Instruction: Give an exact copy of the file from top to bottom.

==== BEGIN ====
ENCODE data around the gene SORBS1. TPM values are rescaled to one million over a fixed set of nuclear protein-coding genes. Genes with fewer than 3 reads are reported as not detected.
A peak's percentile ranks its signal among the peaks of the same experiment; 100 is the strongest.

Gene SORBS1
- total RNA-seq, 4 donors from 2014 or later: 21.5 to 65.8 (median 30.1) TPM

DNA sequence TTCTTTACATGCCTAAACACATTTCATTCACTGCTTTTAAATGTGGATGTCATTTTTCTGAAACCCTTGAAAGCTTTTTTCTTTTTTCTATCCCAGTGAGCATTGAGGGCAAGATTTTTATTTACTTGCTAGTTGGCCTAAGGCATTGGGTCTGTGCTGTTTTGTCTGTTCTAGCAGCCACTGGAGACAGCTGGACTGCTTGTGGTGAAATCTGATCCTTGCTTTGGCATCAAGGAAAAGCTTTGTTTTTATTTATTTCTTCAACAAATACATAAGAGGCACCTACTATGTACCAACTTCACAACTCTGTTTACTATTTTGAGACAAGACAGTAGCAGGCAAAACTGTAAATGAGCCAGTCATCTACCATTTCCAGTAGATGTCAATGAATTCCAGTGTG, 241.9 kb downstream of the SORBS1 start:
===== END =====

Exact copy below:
ENCODE data around the gene SORBS1. TPM values are rescaled to one million over a fixed set of nuclear protein-coding genes. Genes with fewer than 3 reads are reported as not detected.
A peak's percentile ranks its signal among the peaks of the same experiment; 100 is the strongest.

Gene SORBS1
- total RNA-seq, 4 donors from 2014 or later: 21.5 to 65.8 (median 30.1) TPM

DNA sequence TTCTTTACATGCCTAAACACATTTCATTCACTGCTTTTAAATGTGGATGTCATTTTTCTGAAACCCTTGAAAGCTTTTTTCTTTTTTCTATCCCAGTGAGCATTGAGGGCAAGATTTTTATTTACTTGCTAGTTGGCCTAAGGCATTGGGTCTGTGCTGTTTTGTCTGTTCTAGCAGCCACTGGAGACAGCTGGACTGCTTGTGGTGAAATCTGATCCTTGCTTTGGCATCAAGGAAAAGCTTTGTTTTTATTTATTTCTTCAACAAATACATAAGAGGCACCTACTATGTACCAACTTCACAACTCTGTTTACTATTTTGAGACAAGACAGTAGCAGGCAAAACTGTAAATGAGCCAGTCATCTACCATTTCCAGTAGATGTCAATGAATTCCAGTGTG, 241.9 kb downstream of the SORBS1 start: